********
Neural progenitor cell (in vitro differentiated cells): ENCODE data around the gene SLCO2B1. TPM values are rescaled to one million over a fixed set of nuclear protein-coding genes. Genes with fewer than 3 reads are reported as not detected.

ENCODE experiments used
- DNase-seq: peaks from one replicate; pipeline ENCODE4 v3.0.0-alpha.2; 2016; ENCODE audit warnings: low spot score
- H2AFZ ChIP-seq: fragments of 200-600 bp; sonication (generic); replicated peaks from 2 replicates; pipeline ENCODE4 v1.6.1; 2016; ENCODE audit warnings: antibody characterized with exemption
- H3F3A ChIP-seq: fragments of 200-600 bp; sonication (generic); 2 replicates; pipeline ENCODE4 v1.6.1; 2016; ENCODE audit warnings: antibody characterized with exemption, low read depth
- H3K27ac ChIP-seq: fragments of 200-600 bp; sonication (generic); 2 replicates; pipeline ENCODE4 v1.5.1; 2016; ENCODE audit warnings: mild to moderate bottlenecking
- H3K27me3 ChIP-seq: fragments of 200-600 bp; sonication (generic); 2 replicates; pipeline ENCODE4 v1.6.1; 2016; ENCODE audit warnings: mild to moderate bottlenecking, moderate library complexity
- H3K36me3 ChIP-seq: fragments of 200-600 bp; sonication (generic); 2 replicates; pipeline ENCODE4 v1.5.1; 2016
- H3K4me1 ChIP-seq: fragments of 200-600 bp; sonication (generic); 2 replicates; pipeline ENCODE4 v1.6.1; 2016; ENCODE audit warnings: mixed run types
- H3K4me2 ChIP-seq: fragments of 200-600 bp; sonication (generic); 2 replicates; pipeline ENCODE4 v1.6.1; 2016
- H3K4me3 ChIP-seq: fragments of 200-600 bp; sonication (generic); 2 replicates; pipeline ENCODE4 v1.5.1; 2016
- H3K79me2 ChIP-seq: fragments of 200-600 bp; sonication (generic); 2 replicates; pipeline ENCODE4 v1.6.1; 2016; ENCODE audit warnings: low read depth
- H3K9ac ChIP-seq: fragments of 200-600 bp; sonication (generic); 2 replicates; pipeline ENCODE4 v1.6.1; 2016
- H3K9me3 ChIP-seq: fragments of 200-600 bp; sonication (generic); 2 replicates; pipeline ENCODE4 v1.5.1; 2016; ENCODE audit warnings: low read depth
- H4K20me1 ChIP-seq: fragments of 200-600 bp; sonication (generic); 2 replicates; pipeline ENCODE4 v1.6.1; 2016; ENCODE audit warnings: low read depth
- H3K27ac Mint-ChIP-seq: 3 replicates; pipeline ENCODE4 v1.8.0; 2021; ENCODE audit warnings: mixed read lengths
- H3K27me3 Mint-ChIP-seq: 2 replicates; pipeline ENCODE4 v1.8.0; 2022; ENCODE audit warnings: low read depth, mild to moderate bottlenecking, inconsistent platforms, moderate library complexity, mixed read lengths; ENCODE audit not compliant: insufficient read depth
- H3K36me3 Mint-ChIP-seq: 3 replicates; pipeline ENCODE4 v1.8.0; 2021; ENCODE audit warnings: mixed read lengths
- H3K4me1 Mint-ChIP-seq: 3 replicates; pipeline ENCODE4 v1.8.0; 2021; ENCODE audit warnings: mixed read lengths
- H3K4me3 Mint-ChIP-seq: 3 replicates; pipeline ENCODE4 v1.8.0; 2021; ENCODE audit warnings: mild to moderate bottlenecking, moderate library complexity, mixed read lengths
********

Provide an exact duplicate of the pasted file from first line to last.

Neural progenitor cell (in vitro differentiated cells): ENCODE data around the gene SLCO2B1. TPM values are rescaled to one million over a fixed set of nuclear protein-coding genes. Genes with fewer than 3 reads are reported as not detected.

ENCODE experiments used
- DNase-seq: peaks from one replicate; pipeline ENCODE4 v3.0.0-alpha.2; 2016; ENCODE audit warnings: low spot score
- H2AFZ ChIP-seq: fragments of 200-600 bp; sonication (generic); replicated peaks from 2 replicates; pipeline ENCODE4 v1.6.1; 2016; ENCODE audit warnings: antibody characterized with exemption
- H3F3A ChIP-seq: fragments of 200-600 bp; sonication (generic); 2 replicates; pipeline ENCODE4 v1.6.1; 2016; ENCODE audit warnings: antibody characterized with exemption, low read depth
- H3K27ac ChIP-seq: fragments of 200-600 bp; sonication (generic); 2 replicates; pipeline ENCODE4 v1.5.1; 2016; ENCODE audit warnings: mild to moderate bottlenecking
- H3K27me3 ChIP-seq: fragments of 200-600 bp; sonication (generic); 2 replicates; pipeline ENCODE4 v1.6.1; 2016; ENCODE audit warnings: mild to moderate bottlenecking, moderate library complexity
- H3K36me3 ChIP-seq: fragments of 200-600 bp; sonication (generic); 2 replicates; pipeline ENCODE4 v1.5.1; 2016
- H3K4me1 ChIP-seq: fragments of 200-600 bp; sonication (generic); 2 replicates; pipeline ENCODE4 v1.6.1; 2016; ENCODE audit warnings: mixed run types
- H3K4me2 ChIP-seq: fragments of 200-600 bp; sonication (generic); 2 replicates; pipeline ENCODE4 v1.6.1; 2016
- H3K4me3 ChIP-seq: fragments of 200-600 bp; sonication (generic); 2 replicates; pipeline ENCODE4 v1.5.1; 2016
- H3K79me2 ChIP-seq: fragments of 200-600 bp; sonication (generic); 2 replicates; pipeline ENCODE4 v1.6.1; 2016; ENCODE audit warnings: low read depth
- H3K9ac ChIP-seq: fragments of 200-600 bp; sonication (generic); 2 replicates; pipeline ENCODE4 v1.6.1; 2016
- H3K9me3 ChIP-seq: fragments of 200-600 bp; sonication (generic); 2 replicates; pipeline ENCODE4 v1.5.1; 2016; ENCODE audit warnings: low read depth
- H4K20me1 ChIP-seq: fragments of 200-600 bp; sonication (generic); 2 replicates; pipeline ENCODE4 v1.6.1; 2016; ENCODE audit warnings: low read depth
- H3K27ac Mint-ChIP-seq: 3 replicates; pipeline ENCODE4 v1.8.0; 2021; ENCODE audit warnings: mixed read lengths
- H3K27me3 Mint-ChIP-seq: 2 replicates; pipeline ENCODE4 v1.8.0; 2022; ENCODE audit warnings: low read depth, mild to moderate bottlenecking, inconsistent platforms, moderate library complexity, mixed read lengths; ENCODE audit not compliant: insufficient read depth
- H3K36me3 Mint-ChIP-seq: 3 replicates; pipeline ENCODE4 v1.8.0; 2021; ENCODE audit warnings: mixed read lengths
- H3K4me1 Mint-ChIP-seq: 3 replicates; pipeline ENCODE4 v1.8.0; 2021; ENCODE audit warnings: mixed read lengths
- H3K4me3 Mint-ChIP-seq: 3 replicates; pipeline ENCODE4 v1.8.0; 2021; ENCODE audit warnings: mild to moderate bottlenecking, moderate library complexity, mixed read lengths